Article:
Lycopene is a carotenoid pigment found in red, orange, and yellow fruits and vegetables. It is the compound that gives foods these colors. Lycopene gives tomatoes their red color. Lycopene provides many health benefits through its antioxidant capabilities and cancer fighting agents.
Lycopene is a powerful antioxidant, which helps to keep cell membranes strong. Cell membranes protect the cell and are responsible for what is allowed into and out of it. They will permit good nutrients to enter the cell, but will prevent toxins from going through. Healthy cell membranes are essential in the prevention of many diseases like cancer and heart disease. When toxins such as free radicals get into cells, they can damage the DNA. If the body cannot repair the harm caused, abnormal, cancer cells are born. A reduced risk in developing prostate cancer is most frequently associated with lycopene intake. However, studies suggest it can decrease the risk of developing breast, lung, and skin cancers.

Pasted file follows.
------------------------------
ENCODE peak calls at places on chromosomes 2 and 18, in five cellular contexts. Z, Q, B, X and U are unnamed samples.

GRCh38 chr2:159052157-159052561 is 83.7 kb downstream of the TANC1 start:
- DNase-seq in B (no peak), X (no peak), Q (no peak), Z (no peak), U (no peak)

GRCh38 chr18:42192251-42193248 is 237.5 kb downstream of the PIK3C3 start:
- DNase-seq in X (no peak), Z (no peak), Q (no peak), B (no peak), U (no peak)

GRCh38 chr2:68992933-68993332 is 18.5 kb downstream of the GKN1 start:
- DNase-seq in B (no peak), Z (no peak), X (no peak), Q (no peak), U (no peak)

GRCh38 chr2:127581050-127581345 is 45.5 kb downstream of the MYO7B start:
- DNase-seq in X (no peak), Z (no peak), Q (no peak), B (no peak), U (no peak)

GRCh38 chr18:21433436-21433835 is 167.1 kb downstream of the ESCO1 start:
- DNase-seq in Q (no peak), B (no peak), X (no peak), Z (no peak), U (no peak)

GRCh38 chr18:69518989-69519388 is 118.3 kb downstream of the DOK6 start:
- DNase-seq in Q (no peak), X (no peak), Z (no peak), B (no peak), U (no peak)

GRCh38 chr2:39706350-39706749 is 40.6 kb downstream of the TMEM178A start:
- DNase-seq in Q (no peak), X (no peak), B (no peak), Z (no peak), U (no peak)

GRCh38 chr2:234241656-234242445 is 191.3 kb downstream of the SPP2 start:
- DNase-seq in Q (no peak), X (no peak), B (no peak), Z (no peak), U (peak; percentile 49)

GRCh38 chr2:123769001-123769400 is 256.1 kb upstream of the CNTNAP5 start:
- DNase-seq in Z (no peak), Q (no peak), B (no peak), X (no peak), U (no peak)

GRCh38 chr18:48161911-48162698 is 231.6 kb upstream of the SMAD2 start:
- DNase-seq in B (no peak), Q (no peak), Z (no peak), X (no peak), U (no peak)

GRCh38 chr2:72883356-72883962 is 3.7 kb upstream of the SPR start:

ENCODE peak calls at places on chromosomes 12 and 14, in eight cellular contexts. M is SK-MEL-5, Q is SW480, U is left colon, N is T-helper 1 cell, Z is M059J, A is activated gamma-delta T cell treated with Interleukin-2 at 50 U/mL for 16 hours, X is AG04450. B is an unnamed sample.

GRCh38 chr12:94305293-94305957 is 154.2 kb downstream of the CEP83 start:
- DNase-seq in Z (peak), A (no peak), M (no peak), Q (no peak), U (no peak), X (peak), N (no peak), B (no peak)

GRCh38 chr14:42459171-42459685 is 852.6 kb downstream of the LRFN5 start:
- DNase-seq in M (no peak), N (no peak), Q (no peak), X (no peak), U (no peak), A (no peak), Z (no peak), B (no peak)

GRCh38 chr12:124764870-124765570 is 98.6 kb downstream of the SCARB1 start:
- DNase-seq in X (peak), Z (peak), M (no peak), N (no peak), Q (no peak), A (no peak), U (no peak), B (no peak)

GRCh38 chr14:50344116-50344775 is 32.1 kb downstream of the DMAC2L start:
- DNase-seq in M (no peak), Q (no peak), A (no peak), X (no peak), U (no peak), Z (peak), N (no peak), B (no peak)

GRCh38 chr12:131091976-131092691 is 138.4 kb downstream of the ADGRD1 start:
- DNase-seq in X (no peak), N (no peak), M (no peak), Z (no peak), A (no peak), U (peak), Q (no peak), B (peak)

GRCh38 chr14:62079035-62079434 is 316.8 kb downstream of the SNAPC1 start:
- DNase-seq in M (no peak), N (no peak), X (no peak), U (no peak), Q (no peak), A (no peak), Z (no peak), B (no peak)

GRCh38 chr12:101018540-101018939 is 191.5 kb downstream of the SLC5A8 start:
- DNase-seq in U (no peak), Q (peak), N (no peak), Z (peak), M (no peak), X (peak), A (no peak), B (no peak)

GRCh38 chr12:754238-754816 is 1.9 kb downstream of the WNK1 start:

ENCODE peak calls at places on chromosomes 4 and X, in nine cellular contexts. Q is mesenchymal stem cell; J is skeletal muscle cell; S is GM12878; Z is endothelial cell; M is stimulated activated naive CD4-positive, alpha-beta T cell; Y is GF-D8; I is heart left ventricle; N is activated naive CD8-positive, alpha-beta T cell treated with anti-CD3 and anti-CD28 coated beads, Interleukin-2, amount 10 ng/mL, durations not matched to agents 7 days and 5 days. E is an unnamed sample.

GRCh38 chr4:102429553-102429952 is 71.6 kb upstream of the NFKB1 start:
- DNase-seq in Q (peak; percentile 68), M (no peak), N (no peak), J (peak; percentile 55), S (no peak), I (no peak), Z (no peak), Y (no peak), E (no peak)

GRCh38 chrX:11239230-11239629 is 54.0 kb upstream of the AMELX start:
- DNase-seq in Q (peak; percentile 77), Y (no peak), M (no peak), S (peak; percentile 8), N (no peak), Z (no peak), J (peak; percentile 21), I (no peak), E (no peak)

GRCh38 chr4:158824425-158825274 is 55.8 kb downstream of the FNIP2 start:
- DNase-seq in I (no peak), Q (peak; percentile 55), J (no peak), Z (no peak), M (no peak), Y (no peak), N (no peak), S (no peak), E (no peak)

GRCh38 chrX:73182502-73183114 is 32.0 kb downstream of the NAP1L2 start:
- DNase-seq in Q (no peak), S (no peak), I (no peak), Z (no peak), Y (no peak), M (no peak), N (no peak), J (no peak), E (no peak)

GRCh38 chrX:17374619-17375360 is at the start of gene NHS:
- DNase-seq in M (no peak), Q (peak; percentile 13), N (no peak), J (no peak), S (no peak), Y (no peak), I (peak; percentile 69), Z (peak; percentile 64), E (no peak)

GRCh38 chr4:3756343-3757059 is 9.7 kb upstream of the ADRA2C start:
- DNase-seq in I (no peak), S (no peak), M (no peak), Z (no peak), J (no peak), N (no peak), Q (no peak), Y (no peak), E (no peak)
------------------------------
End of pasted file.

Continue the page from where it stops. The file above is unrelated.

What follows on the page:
Lycopene is available in supplement form, yet it is recommended that it be consumed through foods. There is likely a complementary effect when it is obtained from the whole fruit as opposed to a supplement because other components of the food enhance the effectiveness of lycopene. Studies have shown no benefit in reducing the risk of cancer through use of lycopene supplements.
Lycopene is found in fruits and vegetables such as tomatoes, watermelons, red cabbage, red peppers, pink grapefruit, and carrots. In addition, it is found in foods that may not have the red color commonly associated with lycopene, such as asparagus, parsley, and basil.